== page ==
It has long been theorized that being born and brought up in a city may lead to an increased risk of ailments like depression, anxiety, schizophrenia and other mood disorders. This study analyzed the effects of living in a city on a person’s capability to handle stress by using three experiments involving brain scans. The results showed that a part of the brain called the amygdala, responsible for the processing of emotions, showed increased activity in urban dwellers. These people also had an increased incidence of stress and mood problems. This study paves the way for researchers to understand the effects of urbanization on the human psyche.
There is an upsurge in urbanization around the world, with 69 percent of the population estimated to be urban dwellers by 2050. Although living in the city has benefits like access to better healthcare, nutrition, sanitation and housing, it comes with increased heath risks. Multiple studies have shown that city dwellers are at a higher risk of depression, anxiety and mood disorders. Even the risk of schizophrenia is doubled in those who are born and brought up in cities. This study is a compilation of three different experiments that analyzed brain functioning in response to stress in urban and rural dwellers, in order to evaluate the differences in their capacity to deal with stress.
* For the first experiment, the researchers recruited 32 participants from rural and urban areas. They were all subjected to a stressful situation where they had to solve arithmetic problems within a set time limit, while listening to the criticisms of an examiner through headphones.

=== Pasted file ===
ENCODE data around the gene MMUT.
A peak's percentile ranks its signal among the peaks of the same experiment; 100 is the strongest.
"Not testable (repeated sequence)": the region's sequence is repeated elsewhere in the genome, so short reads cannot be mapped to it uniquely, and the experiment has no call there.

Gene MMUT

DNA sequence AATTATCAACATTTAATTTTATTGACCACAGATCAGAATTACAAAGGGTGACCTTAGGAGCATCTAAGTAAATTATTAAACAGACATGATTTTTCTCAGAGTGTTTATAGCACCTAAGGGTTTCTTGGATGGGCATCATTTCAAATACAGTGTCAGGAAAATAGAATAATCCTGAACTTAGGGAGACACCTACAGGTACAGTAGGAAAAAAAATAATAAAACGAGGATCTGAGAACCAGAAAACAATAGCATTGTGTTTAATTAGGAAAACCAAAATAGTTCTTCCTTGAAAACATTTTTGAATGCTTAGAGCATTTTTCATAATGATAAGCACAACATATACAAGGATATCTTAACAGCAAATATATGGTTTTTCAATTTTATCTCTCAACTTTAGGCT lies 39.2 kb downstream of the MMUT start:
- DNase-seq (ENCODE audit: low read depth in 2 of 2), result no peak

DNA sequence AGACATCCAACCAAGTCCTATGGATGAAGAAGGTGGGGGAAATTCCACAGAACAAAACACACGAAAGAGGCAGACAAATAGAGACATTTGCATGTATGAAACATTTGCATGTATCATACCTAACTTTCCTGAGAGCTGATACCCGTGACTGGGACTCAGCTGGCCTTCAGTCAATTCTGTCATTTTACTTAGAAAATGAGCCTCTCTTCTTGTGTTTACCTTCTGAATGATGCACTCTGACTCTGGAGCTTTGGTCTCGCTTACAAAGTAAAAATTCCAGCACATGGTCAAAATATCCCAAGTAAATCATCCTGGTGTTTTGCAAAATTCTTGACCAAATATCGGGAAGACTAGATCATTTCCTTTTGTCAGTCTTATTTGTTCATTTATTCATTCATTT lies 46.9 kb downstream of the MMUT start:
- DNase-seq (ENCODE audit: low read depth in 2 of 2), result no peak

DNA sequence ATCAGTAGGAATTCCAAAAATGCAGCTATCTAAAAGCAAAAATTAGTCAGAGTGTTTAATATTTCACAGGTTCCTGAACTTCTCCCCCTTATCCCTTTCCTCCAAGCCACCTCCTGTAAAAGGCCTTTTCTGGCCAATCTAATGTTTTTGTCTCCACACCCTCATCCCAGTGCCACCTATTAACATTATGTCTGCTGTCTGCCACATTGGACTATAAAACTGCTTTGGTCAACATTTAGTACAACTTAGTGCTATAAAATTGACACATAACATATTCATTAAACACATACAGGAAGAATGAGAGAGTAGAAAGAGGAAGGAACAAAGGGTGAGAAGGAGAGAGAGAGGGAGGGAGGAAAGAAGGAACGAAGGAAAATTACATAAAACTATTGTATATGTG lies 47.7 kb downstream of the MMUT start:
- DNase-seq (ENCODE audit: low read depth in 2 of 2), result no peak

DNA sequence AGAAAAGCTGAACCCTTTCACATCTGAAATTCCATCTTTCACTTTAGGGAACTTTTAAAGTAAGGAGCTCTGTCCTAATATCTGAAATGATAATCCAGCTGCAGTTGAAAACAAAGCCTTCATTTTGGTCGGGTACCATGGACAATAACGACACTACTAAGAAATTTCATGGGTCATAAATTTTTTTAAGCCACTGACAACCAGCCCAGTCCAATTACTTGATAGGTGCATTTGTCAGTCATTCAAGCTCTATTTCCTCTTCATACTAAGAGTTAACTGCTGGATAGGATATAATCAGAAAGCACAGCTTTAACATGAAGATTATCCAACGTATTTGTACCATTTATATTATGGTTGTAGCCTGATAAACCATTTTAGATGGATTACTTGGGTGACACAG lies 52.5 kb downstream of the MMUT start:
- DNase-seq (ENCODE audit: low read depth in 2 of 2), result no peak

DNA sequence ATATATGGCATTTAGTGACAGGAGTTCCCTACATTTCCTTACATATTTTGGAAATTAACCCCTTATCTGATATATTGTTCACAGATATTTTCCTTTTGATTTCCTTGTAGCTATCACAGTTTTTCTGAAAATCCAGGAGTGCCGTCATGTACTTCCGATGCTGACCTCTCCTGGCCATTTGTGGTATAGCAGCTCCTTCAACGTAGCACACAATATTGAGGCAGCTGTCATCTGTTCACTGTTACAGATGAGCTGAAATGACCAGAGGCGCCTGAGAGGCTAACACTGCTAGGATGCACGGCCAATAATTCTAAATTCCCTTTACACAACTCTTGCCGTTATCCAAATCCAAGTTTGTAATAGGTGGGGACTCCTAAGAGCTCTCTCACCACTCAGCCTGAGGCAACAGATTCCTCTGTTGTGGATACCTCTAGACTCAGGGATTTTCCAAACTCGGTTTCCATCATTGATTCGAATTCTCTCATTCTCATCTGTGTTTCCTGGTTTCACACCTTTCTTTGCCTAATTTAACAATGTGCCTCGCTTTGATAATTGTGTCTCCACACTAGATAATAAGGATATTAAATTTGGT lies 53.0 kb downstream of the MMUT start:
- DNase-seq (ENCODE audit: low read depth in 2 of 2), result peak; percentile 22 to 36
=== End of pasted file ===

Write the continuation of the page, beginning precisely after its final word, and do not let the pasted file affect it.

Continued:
* For the second experiment, another 47 participants were selected to perform arithmetic and other mental tasks. This time, they were criticized by an examiner through a video.
* For the third experiment, 37 adults were tested for their working memory and other matching tasks.
* All the participants underwent brain scans during the experiment. The extent of stress experienced by each of the participants was judged by the rate of their heartbeats, blood pressure and the levels of cortisol, a stress hormone, in their saliva.
* It was found that urban dwellers were similar to rural dwellers in all aspects at the beginning of the experiment and both groups were stressed up to the same levels. The city dwellers showed more activity in the amygdala region of their brain, which is responsible for processing of emotions, when compared to rural dwellers.
* Those who grew up in a city since birth showed a lesser coordination between the amygdala and the cingulate cortex of the brain than those who were not born in the city. Such a lack of coordination is generally observed in people who suffer from psychiatric disorders.
* City dwellers were more sensitive to stressful conditions than rural dwellers.
The authors of this study admit that the study limits itself to one point in time and does not follow the participants to assess the effects of prolonged living in a city over a longer period. They also agree that these participants lived in Germany, a developed country, where the rural and urban differences are fewer when compared to developing nations. They also add that the study included a small number of participants, most of whom were college students. Further studies using a larger and a more general population are suggested.
This study shows that living in a city or being born and brought up in an urban setting may affect the way people handle stress. This study may aid researchers in understanding the risk factors in the urban environment that make a person prone to mental ailments and other disorders. The findings of this study suggest that different regions of the brain are sensitive to the effects of city living at different times in a lifespan. This could help in the development of public health policies that tackle the problems associated with accelerated urbanization in the developing and developed countries of the world.
For More Information:
City Living and Urban Upbringing Affect Neural Social Stress Processing in Humans
Publication Journal: Nature, June 2011
By Florian Lederbogen; Peter Kirsch; University of Heidelberg, Mannheim, Germany
*FYI Living Lab Reports Are Summaries of the Original Research.